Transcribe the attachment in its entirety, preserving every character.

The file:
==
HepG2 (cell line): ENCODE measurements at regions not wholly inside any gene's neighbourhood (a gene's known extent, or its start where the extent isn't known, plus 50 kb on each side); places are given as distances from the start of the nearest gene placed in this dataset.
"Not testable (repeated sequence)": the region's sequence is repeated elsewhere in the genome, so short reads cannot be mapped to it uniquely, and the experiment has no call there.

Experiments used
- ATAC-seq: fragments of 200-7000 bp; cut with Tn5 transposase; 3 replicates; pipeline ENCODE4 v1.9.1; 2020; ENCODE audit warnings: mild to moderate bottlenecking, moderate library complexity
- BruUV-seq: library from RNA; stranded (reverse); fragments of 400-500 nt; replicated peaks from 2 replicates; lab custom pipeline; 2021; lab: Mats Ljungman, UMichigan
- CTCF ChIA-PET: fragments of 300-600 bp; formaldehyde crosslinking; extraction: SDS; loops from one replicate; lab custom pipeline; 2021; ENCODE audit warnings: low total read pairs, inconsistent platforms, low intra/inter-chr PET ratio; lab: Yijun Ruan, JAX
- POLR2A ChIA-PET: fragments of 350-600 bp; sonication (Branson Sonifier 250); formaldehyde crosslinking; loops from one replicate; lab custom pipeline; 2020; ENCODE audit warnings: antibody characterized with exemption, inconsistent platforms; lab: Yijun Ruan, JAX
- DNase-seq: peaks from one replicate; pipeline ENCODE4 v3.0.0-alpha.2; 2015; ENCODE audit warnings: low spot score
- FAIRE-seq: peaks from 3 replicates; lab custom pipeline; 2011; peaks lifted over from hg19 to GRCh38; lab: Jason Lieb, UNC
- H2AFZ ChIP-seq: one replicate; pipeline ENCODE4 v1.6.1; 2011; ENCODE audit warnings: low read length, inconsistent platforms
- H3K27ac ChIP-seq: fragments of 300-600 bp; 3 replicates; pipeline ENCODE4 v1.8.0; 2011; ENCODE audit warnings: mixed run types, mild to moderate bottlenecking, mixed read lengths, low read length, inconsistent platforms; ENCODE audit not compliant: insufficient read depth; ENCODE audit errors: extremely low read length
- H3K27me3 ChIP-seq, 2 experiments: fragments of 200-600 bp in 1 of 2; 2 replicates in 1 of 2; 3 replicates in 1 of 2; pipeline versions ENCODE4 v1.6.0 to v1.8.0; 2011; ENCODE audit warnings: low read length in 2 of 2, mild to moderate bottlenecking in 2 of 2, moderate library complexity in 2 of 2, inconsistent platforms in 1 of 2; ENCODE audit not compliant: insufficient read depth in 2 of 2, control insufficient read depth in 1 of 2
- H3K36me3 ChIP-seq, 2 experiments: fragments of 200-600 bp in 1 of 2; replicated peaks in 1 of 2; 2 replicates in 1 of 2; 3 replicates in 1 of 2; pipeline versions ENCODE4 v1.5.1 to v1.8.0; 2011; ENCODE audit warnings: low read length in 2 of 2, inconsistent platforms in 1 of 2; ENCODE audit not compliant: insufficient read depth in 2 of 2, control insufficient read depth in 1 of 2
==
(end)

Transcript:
HepG2 (cell line): ENCODE measurements at regions not wholly inside any gene's neighbourhood (a gene's known extent, or its start where the extent isn't known, plus 50 kb on each side); places are given as distances from the start of the nearest gene placed in this dataset.
"Not testable (repeated sequence)": the region's sequence is repeated elsewhere in the genome, so short reads cannot be mapped to it uniquely, and the experiment has no call there.

Experiments used
- ATAC-seq: fragments of 200-7000 bp; cut with Tn5 transposase; 3 replicates; pipeline ENCODE4 v1.9.1; 2020; ENCODE audit warnings: mild to moderate bottlenecking, moderate library complexity
- BruUV-seq: library from RNA; stranded (reverse); fragments of 400-500 nt; replicated peaks from 2 replicates; lab custom pipeline; 2021; lab: Mats Ljungman, UMichigan
- CTCF ChIA-PET: fragments of 300-600 bp; formaldehyde crosslinking; extraction: SDS; loops from one replicate; lab custom pipeline; 2021; ENCODE audit warnings: low total read pairs, inconsistent platforms, low intra/inter-chr PET ratio; lab: Yijun Ruan, JAX
- POLR2A ChIA-PET: fragments of 350-600 bp; sonication (Branson Sonifier 250); formaldehyde crosslinking; loops from one replicate; lab custom pipeline; 2020; ENCODE audit warnings: antibody characterized with exemption, inconsistent platforms; lab: Yijun Ruan, JAX
- DNase-seq: peaks from one replicate; pipeline ENCODE4 v3.0.0-alpha.2; 2015; ENCODE audit warnings: low spot score
- FAIRE-seq: peaks from 3 replicates; lab custom pipeline; 2011; peaks lifted over from hg19 to GRCh38; lab: Jason Lieb, UNC
- H2AFZ ChIP-seq: one replicate; pipeline ENCODE4 v1.6.1; 2011; ENCODE audit warnings: low read length, inconsistent platforms
- H3K27ac ChIP-seq: fragments of 300-600 bp; 3 replicates; pipeline ENCODE4 v1.8.0; 2011; ENCODE audit warnings: mixed run types, mild to moderate bottlenecking, mixed read lengths, low read length, inconsistent platforms; ENCODE audit not compliant: insufficient read depth; ENCODE audit errors: extremely low read length
- H3K27me3 ChIP-seq, 2 experiments: fragments of 200-600 bp in 1 of 2; 2 replicates in 1 of 2; 3 replicates in 1 of 2; pipeline versions ENCODE4 v1.6.0 to v1.8.0; 2011; ENCODE audit warnings: low read length in 2 of 2, mild to moderate bottlenecking in 2 of 2, moderate library complexity in 2 of 2, inconsistent platforms in 1 of 2; ENCODE audit not compliant: insufficient read depth in 2 of 2, control insufficient read depth in 1 of 2
- H3K36me3 ChIP-seq, 2 experiments: fragments of 200-600 bp in 1 of 2; replicated peaks in 1 of 2; 2 replicates in 1 of 2; 3 replicates in 1 of 2; pipeline versions ENCODE4 v1.5.1 to v1.8.0; 2011; ENCODE audit warnings: low read length in 2 of 2, inconsistent platforms in 1 of 2; ENCODE audit not compliant: insufficient read depth in 2 of 2, control insufficient read depth in 1 of 2